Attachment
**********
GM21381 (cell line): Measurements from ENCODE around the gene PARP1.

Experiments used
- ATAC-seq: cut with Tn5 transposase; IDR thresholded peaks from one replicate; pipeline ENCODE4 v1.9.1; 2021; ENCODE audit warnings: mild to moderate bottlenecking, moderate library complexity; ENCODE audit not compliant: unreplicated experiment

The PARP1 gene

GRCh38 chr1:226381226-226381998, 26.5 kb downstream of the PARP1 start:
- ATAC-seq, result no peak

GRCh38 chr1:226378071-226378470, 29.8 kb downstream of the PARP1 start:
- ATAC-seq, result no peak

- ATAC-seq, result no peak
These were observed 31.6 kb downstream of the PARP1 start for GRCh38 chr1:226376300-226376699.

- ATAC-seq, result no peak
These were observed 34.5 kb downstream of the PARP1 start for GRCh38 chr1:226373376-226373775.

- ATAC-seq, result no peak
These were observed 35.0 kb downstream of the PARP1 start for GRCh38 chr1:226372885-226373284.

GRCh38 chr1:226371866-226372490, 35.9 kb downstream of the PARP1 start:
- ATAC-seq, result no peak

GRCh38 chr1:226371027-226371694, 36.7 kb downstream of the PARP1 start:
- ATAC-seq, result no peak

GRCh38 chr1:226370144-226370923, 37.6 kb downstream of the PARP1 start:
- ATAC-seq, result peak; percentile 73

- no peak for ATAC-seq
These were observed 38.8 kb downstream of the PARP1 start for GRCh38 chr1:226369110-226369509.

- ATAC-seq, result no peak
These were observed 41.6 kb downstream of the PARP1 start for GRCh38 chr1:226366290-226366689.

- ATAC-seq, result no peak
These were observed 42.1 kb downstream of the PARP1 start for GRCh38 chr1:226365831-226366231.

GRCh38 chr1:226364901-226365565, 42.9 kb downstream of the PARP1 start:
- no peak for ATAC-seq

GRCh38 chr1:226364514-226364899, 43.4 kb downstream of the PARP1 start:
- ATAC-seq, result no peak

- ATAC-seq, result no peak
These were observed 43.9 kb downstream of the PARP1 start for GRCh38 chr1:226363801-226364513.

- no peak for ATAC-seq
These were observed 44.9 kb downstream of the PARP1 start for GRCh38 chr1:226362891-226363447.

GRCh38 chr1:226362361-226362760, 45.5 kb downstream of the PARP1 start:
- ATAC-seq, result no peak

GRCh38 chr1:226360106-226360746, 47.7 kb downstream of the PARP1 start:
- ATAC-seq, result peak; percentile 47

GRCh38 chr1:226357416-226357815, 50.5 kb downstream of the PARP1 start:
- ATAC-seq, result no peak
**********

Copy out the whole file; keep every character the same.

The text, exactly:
GM21381 (cell line): Measurements from ENCODE around the gene PARP1.

Experiments used
- ATAC-seq: cut with Tn5 transposase; IDR thresholded peaks from one replicate; pipeline ENCODE4 v1.9.1; 2021; ENCODE audit warnings: mild to moderate bottlenecking, moderate library complexity; ENCODE audit not compliant: unreplicated experiment

The PARP1 gene

GRCh38 chr1:226381226-226381998, 26.5 kb downstream of the PARP1 start:
- ATAC-seq, result no peak

GRCh38 chr1:226378071-226378470, 29.8 kb downstream of the PARP1 start:
- ATAC-seq, result no peak

- ATAC-seq, result no peak
These were observed 31.6 kb downstream of the PARP1 start for GRCh38 chr1:226376300-226376699.

- ATAC-seq, result no peak
These were observed 34.5 kb downstream of the PARP1 start for GRCh38 chr1:226373376-226373775.

- ATAC-seq, result no peak
These were observed 35.0 kb downstream of the PARP1 start for GRCh38 chr1:226372885-226373284.

GRCh38 chr1:226371866-226372490, 35.9 kb downstream of the PARP1 start:
- ATAC-seq, result no peak

GRCh38 chr1:226371027-226371694, 36.7 kb downstream of the PARP1 start:
- ATAC-seq, result no peak

GRCh38 chr1:226370144-226370923, 37.6 kb downstream of the PARP1 start:
- ATAC-seq, result peak; percentile 73

- no peak for ATAC-seq
These were observed 38.8 kb downstream of the PARP1 start for GRCh38 chr1:226369110-226369509.

- ATAC-seq, result no peak
These were observed 41.6 kb downstream of the PARP1 start for GRCh38 chr1:226366290-226366689.

- ATAC-seq, result no peak
These were observed 42.1 kb downstream of the PARP1 start for GRCh38 chr1:226365831-226366231.

GRCh38 chr1:226364901-226365565, 42.9 kb downstream of the PARP1 start:
- no peak for ATAC-seq

GRCh38 chr1:226364514-226364899, 43.4 kb downstream of the PARP1 start:
- ATAC-seq, result no peak

- ATAC-seq, result no peak
These were observed 43.9 kb downstream of the PARP1 start for GRCh38 chr1:226363801-226364513.

- no peak for ATAC-seq
These were observed 44.9 kb downstream of the PARP1 start for GRCh38 chr1:226362891-226363447.

GRCh38 chr1:226362361-226362760, 45.5 kb downstream of the PARP1 start:
- ATAC-seq, result no peak

GRCh38 chr1:226360106-226360746, 47.7 kb downstream of the PARP1 start:
- ATAC-seq, result peak; percentile 47

GRCh38 chr1:226357416-226357815, 50.5 kb downstream of the PARP1 start:
- ATAC-seq, result no peak